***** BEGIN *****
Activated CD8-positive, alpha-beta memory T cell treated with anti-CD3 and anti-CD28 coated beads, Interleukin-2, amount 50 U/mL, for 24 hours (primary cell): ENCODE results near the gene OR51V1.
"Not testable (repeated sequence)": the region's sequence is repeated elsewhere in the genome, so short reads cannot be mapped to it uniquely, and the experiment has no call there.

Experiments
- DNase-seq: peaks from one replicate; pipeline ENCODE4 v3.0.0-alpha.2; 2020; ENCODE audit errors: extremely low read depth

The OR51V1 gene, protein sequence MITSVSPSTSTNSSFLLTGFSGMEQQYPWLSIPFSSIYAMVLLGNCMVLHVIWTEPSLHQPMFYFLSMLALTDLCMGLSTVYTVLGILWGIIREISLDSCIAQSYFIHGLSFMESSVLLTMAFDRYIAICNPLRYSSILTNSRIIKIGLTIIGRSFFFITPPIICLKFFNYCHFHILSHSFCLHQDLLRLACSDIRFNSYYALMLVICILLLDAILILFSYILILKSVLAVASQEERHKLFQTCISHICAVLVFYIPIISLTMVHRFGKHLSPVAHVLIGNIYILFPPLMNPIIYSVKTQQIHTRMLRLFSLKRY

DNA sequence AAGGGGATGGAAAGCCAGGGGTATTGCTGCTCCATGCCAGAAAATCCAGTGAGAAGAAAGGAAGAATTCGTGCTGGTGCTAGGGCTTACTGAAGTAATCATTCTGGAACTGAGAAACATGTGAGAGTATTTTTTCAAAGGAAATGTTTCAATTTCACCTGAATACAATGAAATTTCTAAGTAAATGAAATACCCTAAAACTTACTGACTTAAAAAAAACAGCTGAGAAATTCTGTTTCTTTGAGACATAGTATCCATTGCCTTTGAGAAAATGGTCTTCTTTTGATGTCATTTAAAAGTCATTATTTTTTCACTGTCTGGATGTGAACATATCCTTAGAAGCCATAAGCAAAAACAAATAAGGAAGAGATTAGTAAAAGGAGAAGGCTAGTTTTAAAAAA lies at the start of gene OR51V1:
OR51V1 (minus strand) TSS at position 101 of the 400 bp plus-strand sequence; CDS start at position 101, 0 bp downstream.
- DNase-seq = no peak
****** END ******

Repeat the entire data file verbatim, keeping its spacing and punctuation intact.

Activated CD8-positive, alpha-beta memory T cell treated with anti-CD3 and anti-CD28 coated beads, Interleukin-2, amount 50 U/mL, for 24 hours (primary cell): ENCODE results near the gene OR51V1.
"Not testable (repeated sequence)": the region's sequence is repeated elsewhere in the genome, so short reads cannot be mapped to it uniquely, and the experiment has no call there.

Experiments
- DNase-seq: peaks from one replicate; pipeline ENCODE4 v3.0.0-alpha.2; 2020; ENCODE audit errors: extremely low read depth

The OR51V1 gene, protein sequence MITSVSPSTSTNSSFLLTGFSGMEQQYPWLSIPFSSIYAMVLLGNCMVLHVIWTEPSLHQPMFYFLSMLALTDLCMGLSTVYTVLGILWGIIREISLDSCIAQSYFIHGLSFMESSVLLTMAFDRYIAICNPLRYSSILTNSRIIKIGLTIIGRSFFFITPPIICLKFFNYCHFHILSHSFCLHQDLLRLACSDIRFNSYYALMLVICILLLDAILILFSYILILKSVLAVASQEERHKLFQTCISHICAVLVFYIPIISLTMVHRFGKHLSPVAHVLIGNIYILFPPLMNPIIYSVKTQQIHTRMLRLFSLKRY

DNA sequence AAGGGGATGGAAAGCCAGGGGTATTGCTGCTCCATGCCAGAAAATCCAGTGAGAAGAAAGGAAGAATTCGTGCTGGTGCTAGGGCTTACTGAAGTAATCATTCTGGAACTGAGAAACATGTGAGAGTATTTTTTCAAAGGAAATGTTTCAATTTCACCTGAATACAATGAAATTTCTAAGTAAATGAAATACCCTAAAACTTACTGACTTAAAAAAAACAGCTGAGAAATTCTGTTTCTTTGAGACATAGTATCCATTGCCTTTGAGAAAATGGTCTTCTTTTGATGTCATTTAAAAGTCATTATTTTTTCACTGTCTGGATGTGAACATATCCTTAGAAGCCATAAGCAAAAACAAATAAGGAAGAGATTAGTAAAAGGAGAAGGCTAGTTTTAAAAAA lies at the start of gene OR51V1:
OR51V1 (minus strand) TSS at position 101 of the 400 bp plus-strand sequence; CDS start at position 101, 0 bp downstream.
- DNase-seq = no peak